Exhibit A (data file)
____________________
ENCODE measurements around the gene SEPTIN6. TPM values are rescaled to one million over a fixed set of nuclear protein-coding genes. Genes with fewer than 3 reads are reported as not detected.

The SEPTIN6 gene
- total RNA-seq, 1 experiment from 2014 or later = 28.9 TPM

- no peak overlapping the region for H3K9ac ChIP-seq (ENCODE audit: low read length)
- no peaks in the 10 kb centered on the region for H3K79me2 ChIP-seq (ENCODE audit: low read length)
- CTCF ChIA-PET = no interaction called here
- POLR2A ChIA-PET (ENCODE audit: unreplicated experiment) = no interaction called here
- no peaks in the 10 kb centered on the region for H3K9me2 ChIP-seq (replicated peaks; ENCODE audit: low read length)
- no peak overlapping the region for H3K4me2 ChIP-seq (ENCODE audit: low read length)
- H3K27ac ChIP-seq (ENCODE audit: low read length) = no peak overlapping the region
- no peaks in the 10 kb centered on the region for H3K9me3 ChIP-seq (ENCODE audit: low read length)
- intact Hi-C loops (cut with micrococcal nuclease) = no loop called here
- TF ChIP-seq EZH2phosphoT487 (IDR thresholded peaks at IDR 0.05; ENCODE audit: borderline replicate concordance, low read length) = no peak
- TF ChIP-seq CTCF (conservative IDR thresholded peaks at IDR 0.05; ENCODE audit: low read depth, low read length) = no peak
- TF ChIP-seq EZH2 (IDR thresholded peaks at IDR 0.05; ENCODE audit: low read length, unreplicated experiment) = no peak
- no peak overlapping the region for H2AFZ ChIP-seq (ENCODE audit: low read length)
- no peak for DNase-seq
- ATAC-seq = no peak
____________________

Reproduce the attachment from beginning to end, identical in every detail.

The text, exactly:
ENCODE measurements around the gene SEPTIN6. TPM values are rescaled to one million over a fixed set of nuclear protein-coding genes. Genes with fewer than 3 reads are reported as not detected.

The SEPTIN6 gene
- total RNA-seq, 1 experiment from 2014 or later = 28.9 TPM

- no peak overlapping the region for H3K9ac ChIP-seq (ENCODE audit: low read length)
- no peaks in the 10 kb centered on the region for H3K79me2 ChIP-seq (ENCODE audit: low read length)
- CTCF ChIA-PET = no interaction called here
- POLR2A ChIA-PET (ENCODE audit: unreplicated experiment) = no interaction called here
- no peaks in the 10 kb centered on the region for H3K9me2 ChIP-seq (replicated peaks; ENCODE audit: low read length)
- no peak overlapping the region for H3K4me2 ChIP-seq (ENCODE audit: low read length)
- H3K27ac ChIP-seq (ENCODE audit: low read length) = no peak overlapping the region
- no peaks in the 10 kb centered on the region for H3K9me3 ChIP-seq (ENCODE audit: low read length)
- intact Hi-C loops (cut with micrococcal nuclease) = no loop called here
- TF ChIP-seq EZH2phosphoT487 (IDR thresholded peaks at IDR 0.05; ENCODE audit: borderline replicate concordance, low read length) = no peak
- TF ChIP-seq CTCF (conservative IDR thresholded peaks at IDR 0.05; ENCODE audit: low read depth, low read length) = no peak
- TF ChIP-seq EZH2 (IDR thresholded peaks at IDR 0.05; ENCODE audit: low read length, unreplicated experiment) = no peak
- no peak overlapping the region for H2AFZ ChIP-seq (ENCODE audit: low read length)
- no peak for DNase-seq
- ATAC-seq = no peak